A Perfect Circle's Lineup Takes On New Shape
By Mark Krzos

When A Perfect Circle formed in 2000, it was viewed as a side project for Tool's lyricist and vocalist James Maynard Keenan.

Four years later, the band has become a present-day supergroup.

Keenan still sings and writes the words to the band's songs. Guitarist and former Nine Inch Nails roadie Billy Howerdel still writes the music, and Josh Freese still keeps the rhythm section tight with his solid drumming. But guitarist Troy Van Leeuwen and bassist Paz Lenchantin went separate ways and have been replaced by two new members who are no strangers to rock fans: The Smashing Pumpkins' James Iha on guitar, and Jeordie White - known to most as Marilyn Manson's Twiggy Ramirez - on bass.

The band, which released its sophomore CD "Thirteenth Step" last year, will play TECO Arena on Saturday.

During a tour stop in Virginia Beach, Ramirez, er, White, (far left in photo), took some time away from the groupies to talk about his split with longtime friend and bandmate Marilyn Manson, the negative press that surrounded rock's demonic band, his fresh start and the differences between the two groups.

White, a Fort Lauderdale native, joined A Perfect Circle two years ago and said playing in Manson and A Perfect Circle couldn't be more different.

"It's apples and oranges," White said. "They're both great bands. I'm proud of what I did in (Marilyn) Manson and I'm really enjoying playing in A Perfect Circle."

White's induction into A Perfect Circle wasn't a difficult transition, he claims.

"The chemistry's been great from the start," he said.

A Perfect Circle isn't anything like Marilyn Manson. In fact the band is more in line with progressive '70s rockers Rush and Emerson, Lake and Palmer - a sound that suits White just fine.

White insists his split with Manson wasn't the result of endless controversy over the band's appearance, songs or protests from religious groups.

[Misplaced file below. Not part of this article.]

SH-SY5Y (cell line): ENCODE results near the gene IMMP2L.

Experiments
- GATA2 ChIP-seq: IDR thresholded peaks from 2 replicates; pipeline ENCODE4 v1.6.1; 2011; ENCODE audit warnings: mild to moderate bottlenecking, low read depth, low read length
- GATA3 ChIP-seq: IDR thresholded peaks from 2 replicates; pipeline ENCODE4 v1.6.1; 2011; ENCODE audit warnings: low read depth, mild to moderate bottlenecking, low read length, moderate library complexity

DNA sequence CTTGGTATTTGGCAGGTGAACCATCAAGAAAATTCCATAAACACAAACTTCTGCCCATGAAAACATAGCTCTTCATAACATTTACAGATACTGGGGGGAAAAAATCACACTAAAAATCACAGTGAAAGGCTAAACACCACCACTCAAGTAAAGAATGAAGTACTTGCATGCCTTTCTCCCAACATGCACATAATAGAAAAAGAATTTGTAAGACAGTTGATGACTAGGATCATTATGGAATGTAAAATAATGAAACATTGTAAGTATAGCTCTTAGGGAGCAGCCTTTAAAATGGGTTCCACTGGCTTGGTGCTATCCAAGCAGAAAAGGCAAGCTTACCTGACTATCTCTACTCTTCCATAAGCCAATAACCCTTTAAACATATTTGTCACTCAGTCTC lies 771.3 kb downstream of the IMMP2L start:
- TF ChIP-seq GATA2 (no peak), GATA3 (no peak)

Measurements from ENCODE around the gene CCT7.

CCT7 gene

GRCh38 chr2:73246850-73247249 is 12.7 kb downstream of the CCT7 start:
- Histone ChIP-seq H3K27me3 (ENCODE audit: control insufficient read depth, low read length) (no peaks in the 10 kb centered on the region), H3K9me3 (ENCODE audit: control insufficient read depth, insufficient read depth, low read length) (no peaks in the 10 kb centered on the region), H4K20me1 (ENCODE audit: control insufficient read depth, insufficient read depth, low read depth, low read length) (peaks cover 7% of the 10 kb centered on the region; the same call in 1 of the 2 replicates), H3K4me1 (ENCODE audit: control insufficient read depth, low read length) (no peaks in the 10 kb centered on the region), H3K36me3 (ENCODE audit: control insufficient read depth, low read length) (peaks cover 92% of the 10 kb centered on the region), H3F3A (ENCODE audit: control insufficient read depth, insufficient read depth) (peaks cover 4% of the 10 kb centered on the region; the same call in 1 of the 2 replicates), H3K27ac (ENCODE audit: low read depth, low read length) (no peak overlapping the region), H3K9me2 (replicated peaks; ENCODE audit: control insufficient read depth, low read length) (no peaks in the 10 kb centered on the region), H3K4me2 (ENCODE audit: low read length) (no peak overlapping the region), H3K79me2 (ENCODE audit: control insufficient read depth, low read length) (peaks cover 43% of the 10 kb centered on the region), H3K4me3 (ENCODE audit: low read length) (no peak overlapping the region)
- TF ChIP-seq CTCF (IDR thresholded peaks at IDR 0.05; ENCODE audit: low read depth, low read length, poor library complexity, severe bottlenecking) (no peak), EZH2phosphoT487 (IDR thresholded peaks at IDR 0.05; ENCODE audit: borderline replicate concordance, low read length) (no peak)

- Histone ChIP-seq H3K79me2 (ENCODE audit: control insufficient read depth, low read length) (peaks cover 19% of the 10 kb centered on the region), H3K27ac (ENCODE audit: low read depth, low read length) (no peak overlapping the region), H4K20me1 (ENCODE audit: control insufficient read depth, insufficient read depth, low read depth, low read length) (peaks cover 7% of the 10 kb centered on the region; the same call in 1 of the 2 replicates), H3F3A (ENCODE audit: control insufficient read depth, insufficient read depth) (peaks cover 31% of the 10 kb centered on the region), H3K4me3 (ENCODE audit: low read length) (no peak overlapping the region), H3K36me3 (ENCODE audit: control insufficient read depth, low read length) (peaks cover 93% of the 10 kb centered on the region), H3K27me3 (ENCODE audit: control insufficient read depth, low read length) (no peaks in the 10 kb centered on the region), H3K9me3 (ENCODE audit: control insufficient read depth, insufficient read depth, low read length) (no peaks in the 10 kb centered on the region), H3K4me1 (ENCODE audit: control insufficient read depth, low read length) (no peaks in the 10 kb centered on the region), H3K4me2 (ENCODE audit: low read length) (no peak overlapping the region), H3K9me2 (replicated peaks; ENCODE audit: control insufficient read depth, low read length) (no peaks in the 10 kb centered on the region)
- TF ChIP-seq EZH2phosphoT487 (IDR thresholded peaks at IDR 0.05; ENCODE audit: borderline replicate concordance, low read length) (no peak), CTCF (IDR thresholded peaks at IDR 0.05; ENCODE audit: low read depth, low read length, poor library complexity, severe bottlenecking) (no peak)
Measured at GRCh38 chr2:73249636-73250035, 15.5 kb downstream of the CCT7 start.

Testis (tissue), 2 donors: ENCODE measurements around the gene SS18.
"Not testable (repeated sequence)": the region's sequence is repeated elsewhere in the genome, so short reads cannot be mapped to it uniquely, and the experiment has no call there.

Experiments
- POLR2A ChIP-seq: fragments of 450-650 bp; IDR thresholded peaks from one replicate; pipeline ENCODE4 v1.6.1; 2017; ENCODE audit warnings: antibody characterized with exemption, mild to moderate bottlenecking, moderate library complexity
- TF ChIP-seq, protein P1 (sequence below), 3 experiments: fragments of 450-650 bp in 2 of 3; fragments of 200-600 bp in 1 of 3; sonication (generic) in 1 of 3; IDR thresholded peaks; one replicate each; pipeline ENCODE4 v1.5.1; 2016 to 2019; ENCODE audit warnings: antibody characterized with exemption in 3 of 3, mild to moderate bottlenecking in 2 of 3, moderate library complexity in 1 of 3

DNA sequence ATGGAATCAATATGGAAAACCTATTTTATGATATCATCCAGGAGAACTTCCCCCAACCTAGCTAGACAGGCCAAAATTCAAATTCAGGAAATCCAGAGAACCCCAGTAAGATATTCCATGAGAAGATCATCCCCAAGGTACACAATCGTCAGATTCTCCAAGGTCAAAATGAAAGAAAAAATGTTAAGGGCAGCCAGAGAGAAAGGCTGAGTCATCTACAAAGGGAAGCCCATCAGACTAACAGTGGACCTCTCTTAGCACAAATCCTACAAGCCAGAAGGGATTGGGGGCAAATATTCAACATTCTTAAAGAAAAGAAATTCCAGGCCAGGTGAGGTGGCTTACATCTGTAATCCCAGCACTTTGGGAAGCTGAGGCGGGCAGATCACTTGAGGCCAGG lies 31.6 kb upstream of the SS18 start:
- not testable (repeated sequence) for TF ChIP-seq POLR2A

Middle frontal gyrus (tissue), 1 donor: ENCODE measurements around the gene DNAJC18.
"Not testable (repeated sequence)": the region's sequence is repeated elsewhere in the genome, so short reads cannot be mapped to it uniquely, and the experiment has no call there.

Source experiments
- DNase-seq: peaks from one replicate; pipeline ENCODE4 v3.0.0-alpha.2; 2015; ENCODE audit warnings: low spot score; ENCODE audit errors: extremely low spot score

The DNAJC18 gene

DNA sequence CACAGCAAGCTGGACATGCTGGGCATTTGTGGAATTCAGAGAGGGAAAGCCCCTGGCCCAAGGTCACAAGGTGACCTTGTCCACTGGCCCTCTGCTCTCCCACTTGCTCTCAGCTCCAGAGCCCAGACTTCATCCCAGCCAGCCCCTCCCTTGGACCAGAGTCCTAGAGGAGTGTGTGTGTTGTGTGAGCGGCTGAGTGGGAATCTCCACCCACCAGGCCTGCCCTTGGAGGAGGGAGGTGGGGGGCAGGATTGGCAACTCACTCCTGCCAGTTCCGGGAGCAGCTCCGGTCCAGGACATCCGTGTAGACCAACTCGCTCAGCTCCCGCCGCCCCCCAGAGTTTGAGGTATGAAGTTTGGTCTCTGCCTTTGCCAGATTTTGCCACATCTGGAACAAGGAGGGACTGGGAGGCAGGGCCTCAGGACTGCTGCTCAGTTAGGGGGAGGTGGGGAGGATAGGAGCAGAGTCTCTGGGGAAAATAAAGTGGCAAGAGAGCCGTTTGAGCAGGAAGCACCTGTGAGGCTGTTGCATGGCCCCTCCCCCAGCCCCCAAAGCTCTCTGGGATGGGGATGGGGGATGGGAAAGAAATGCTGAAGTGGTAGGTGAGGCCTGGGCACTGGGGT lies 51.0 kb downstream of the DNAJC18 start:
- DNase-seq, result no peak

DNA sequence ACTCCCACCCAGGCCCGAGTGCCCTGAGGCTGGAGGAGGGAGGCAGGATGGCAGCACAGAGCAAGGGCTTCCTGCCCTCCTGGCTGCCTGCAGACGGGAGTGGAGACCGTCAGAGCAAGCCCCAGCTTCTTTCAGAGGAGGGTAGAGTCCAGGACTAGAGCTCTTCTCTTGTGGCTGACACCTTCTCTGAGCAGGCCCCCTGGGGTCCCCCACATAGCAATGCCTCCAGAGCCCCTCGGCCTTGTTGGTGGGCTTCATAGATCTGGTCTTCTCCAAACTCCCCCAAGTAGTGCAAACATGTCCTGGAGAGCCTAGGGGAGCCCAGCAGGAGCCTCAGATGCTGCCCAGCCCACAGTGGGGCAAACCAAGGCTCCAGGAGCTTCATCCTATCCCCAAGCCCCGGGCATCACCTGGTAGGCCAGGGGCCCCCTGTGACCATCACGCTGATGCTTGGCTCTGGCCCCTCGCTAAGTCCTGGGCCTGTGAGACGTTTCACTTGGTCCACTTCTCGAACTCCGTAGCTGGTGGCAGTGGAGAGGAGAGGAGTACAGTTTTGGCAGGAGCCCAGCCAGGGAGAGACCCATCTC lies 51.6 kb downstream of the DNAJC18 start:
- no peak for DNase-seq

"We all thought it was pretty funny," White said of the band's tendencies to make headlines wherever they performed. "Journalists need something to write about. We were all about attention."

When White left Manson, the shock rocker said the Marilyn Manson lifestyle "is not where Twiggy is."

"That (lifestyle) means making creepy music," White said. "We were putting out the same music over and over. That's not what I wanted to do."

While White also insists there were no bitter feelings over his split with Manson, he said he and Marilyn rarely speak anymore.

"What it all came down to was that I didn't want to do songs that sound the same," he said. "It gets old doing the same thing again and again - that's why this band is so exciting."

Songs featured on the band's latest, "Thirteenth Step," aren't three-minute Slayer-style skull smashers. They don't delve into demons, either - except maybe inner ones.

"Thirteenth Step" is a concept album about recovery. The themes and droning guitars are more in line with "The Wall"-era Pink Floyd than perhaps anything else.

It's this type of experiment that suits White. He wants to keep making interesting music and says he would eventually like to do some acoustic work and one day hook up with The Flaming Lips. "They're really making some interesting music."

Just don't ask White to sit still or join a jam band.

"I don't like to improvise," he said. "It's good and all, but seems to be a bit self-indulgent."